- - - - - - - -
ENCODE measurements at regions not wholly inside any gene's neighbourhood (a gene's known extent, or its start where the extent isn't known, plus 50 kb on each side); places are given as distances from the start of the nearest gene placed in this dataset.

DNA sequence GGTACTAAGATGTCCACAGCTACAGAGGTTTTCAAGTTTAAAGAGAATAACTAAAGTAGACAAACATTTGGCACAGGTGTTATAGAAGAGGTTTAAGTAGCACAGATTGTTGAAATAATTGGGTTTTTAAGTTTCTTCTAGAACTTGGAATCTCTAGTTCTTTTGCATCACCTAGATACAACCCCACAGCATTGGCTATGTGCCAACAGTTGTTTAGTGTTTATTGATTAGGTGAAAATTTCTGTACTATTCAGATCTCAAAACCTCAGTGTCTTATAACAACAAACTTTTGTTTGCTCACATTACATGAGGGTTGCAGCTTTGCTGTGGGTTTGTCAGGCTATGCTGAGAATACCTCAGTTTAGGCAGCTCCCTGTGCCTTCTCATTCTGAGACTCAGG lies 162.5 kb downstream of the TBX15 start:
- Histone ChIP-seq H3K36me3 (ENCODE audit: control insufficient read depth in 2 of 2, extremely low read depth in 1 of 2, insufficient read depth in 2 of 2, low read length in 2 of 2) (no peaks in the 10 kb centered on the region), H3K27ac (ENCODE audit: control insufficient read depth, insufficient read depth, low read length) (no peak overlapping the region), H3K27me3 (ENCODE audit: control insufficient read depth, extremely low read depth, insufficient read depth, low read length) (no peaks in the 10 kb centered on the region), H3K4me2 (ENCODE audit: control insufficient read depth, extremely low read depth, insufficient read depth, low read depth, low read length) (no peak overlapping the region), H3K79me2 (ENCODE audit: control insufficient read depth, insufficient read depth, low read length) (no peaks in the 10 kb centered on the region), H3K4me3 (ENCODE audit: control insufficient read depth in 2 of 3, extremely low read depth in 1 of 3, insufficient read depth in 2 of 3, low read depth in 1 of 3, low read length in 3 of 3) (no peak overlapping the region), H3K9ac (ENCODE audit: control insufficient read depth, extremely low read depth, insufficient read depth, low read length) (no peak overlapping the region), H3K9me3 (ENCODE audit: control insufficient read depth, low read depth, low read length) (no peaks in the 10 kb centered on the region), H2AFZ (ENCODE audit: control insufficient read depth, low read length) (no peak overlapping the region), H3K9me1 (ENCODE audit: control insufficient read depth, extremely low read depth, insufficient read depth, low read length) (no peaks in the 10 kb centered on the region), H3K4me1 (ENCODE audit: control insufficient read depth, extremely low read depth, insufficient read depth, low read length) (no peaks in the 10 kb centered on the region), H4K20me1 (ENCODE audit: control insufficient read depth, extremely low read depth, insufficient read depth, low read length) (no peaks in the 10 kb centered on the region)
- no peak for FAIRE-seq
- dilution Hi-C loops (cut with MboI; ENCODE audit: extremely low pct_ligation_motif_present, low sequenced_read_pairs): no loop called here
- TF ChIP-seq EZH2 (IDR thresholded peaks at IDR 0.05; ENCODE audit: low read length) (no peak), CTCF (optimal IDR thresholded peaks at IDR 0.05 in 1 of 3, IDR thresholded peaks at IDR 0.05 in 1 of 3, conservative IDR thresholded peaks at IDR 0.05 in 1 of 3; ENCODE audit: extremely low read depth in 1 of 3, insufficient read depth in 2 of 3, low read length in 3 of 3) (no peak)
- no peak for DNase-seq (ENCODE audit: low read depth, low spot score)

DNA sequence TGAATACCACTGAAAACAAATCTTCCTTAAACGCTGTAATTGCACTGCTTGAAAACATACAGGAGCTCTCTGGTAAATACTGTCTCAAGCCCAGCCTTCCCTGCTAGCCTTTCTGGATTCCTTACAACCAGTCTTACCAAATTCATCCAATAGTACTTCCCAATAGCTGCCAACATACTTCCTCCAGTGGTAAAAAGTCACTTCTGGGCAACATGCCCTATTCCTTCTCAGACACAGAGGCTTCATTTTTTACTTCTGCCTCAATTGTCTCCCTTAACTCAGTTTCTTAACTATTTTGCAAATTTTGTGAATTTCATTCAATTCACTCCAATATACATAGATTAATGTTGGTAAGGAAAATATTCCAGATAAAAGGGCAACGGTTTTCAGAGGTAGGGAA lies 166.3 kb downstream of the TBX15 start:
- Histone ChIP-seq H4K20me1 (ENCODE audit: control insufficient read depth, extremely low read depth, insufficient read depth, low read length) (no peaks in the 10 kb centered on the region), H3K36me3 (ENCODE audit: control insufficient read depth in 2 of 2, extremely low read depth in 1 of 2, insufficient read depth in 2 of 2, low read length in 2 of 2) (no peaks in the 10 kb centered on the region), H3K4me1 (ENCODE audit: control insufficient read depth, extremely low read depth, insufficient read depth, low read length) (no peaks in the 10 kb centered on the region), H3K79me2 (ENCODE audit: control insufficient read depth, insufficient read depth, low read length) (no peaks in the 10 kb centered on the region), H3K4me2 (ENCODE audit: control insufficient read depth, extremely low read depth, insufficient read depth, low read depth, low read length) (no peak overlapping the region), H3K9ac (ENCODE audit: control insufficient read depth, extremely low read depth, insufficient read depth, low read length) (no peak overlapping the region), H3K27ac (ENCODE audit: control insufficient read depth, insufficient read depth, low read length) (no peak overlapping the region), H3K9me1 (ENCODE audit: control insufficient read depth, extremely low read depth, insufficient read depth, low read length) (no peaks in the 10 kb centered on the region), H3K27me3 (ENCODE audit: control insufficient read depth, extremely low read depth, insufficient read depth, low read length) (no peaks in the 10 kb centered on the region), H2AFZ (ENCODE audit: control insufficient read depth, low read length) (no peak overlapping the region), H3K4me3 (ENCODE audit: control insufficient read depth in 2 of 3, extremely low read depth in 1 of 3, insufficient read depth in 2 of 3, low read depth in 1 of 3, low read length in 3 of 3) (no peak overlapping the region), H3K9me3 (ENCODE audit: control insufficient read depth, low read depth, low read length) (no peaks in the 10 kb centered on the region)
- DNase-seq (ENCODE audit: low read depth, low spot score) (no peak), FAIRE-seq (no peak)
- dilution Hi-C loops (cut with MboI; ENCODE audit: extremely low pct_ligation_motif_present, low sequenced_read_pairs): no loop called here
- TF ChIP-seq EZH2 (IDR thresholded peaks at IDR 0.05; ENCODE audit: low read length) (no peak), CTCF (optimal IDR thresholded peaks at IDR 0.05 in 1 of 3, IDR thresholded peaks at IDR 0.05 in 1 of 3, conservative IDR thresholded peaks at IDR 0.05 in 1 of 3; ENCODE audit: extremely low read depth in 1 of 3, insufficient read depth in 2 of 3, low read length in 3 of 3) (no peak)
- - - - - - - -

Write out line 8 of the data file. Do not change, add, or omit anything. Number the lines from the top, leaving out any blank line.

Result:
DNA sequence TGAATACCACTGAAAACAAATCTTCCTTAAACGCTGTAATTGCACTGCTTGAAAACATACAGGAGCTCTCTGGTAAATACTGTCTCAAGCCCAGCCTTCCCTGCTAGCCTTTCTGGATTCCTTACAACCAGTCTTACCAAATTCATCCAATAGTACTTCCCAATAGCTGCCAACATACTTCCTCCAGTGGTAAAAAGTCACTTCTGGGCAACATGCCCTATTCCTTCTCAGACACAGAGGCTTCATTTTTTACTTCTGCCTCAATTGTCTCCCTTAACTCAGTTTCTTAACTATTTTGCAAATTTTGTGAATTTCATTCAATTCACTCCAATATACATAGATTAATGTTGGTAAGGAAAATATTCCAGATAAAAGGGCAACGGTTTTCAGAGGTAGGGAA lies 166.3 kb downstream of the TBX15 start: